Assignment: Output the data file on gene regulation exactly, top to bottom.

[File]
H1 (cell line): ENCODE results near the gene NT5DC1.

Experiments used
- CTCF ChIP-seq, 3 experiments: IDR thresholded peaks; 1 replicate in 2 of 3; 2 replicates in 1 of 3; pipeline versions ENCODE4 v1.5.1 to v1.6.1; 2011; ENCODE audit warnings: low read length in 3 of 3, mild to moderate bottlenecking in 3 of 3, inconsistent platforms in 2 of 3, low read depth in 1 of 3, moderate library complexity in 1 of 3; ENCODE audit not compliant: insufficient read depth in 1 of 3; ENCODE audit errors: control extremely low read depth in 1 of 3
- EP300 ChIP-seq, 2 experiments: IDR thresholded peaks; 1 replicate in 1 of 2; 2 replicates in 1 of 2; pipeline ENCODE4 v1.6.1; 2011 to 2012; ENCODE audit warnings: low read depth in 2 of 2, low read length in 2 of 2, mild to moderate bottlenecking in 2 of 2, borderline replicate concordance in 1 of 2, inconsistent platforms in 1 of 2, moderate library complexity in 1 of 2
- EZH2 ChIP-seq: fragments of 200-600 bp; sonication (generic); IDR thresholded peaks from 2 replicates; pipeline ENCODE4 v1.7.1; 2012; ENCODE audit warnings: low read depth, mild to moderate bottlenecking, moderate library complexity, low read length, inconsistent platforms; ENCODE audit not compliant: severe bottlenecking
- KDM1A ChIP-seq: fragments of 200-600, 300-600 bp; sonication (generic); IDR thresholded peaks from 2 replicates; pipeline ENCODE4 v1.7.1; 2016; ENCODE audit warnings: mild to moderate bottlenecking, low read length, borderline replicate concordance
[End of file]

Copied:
H1 (cell line): ENCODE results near the gene NT5DC1.

Experiments used
- CTCF ChIP-seq, 3 experiments: IDR thresholded peaks; 1 replicate in 2 of 3; 2 replicates in 1 of 3; pipeline versions ENCODE4 v1.5.1 to v1.6.1; 2011; ENCODE audit warnings: low read length in 3 of 3, mild to moderate bottlenecking in 3 of 3, inconsistent platforms in 2 of 3, low read depth in 1 of 3, moderate library complexity in 1 of 3; ENCODE audit not compliant: insufficient read depth in 1 of 3; ENCODE audit errors: control extremely low read depth in 1 of 3
- EP300 ChIP-seq, 2 experiments: IDR thresholded peaks; 1 replicate in 1 of 2; 2 replicates in 1 of 2; pipeline ENCODE4 v1.6.1; 2011 to 2012; ENCODE audit warnings: low read depth in 2 of 2, low read length in 2 of 2, mild to moderate bottlenecking in 2 of 2, borderline replicate concordance in 1 of 2, inconsistent platforms in 1 of 2, moderate library complexity in 1 of 2
- EZH2 ChIP-seq: fragments of 200-600 bp; sonication (generic); IDR thresholded peaks from 2 replicates; pipeline ENCODE4 v1.7.1; 2012; ENCODE audit warnings: low read depth, mild to moderate bottlenecking, moderate library complexity, low read length, inconsistent platforms; ENCODE audit not compliant: severe bottlenecking
- KDM1A ChIP-seq: fragments of 200-600, 300-600 bp; sonication (generic); IDR thresholded peaks from 2 replicates; pipeline ENCODE4 v1.7.1; 2016; ENCODE audit warnings: mild to moderate bottlenecking, low read length, borderline replicate concordance